The geology of the surrounding landscape.


View from the Aar­nescht to the “Grünewald”.

The region of Nieder­an­ven is spe­cif­ic for an abrupt change of the under­ground geo­log­i­cal fea­ture. This pas­sage from the Lux­em­bourg Sand­stone lay­er to the Keu­per lay­er can be seen eas­i­ly on the sur­face and is respon­si­ble for the spe­cial fea­tures of the site.


The Aar­nescht in the mid­dle of the hilly landscape.



The Lux­em­bourg Sand­stone lay­er (li2) forms a table­land cov­ered by a nat­ur­al grown beech grove. On the east side; the table­land is lim­it­ed by the tran­si­tion point of the Keu­per lay­er (km3), on whose ground is extend­ing a wide open hilly land­scape, cul­ti­vat­ed since ever.

The geology of the Aarnescht


Geo­log­i­cal lay­ers:
li2: Lux­em­burg­er Sand­stone
ku: Low­er Keu­per
li1: Marls-Lay­ers
mo2: Cer­atites-Lay­ers
ko2: Rhaet­ian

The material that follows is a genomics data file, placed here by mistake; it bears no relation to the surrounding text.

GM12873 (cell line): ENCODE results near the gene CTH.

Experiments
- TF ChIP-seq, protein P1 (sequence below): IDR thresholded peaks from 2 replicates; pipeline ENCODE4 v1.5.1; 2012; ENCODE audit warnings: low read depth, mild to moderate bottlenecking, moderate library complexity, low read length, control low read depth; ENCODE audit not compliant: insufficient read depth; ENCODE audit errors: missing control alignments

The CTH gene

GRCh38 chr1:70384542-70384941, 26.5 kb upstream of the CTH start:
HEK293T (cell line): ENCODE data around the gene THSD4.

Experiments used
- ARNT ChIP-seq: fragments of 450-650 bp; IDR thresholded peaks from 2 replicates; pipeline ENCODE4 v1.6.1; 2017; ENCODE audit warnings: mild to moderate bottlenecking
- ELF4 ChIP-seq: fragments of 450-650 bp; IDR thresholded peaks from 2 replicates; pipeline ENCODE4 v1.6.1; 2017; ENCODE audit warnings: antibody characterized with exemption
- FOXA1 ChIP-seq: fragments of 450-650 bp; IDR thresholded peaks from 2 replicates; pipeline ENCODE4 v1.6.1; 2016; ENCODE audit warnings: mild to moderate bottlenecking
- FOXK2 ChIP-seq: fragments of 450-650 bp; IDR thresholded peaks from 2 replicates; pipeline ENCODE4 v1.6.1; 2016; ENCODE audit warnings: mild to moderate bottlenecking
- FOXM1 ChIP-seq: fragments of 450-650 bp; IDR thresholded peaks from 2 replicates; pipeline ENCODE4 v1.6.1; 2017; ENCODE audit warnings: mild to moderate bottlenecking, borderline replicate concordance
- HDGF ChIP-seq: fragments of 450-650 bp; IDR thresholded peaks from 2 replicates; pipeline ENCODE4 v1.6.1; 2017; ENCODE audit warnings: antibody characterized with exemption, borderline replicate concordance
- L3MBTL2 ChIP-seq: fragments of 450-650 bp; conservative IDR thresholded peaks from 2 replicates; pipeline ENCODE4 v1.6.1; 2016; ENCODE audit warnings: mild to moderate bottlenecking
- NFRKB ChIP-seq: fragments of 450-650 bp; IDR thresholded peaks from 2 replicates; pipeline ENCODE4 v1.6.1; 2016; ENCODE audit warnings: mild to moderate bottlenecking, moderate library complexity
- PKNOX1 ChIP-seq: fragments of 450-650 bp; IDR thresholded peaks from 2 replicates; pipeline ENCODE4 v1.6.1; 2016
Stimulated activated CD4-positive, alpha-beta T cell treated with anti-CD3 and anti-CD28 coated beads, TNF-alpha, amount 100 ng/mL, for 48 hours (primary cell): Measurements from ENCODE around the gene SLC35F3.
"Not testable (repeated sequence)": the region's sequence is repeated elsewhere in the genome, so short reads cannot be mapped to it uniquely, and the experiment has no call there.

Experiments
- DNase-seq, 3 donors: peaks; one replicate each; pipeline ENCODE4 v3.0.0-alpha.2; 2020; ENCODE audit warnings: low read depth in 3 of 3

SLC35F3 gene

mo1: Crinoidea-Lay­ers
km3: Upper Tri­as­sic
mm: Gyp­site
km2: Reed sand­stone
km1: Pseudo­mor­pho­senke­u­per

The geo­log­i­cal pro­file of the Aar­nescht shows that the under­ground is near­ly com­plete­ly com­posed by stony marl sed­i­ments, rocks were formed in the Meso­zoic time, when the dinosaurs were still there (approx­i­mate­ly 200 mil­lions of years ago). Dur­ing these years dif­fer­ent lay­ers were added to the marl sed­i­ment lay­er as for exam­ple the red rhet­ian marl (ko2(), the grey psilo­ceras planor­bis (li1) and the yel­low Lux­em­bourg Sand­stone lay­er (li2). On the north side of the Aar­nescht these lay­ers are still recov­er­ing and pro­tect­ing the marl sed­i­ments from the nat­ur­al ero­sion. As for the rest of the Aar­nescht, wind and rain did erode the thick lay­ers with the years and the com­pact marl sed­i­ments are exposed on the sur­face again.

Compact marl sediments

AA-06The com­pact marl sed­i­ments are com­posed by thick clay rocks and brake rapid­ly into sharp frag­ments. Then they can eas­i­ly been blown away by the wind and waters and laid down on oth­er places.

Dur­ing a hik­ing tour over the Aar­nescht you can find those bare open grounds, erod­ed over the time. You recog­nise them by their grey colour, typ­i­cal for com­pact marl sediments.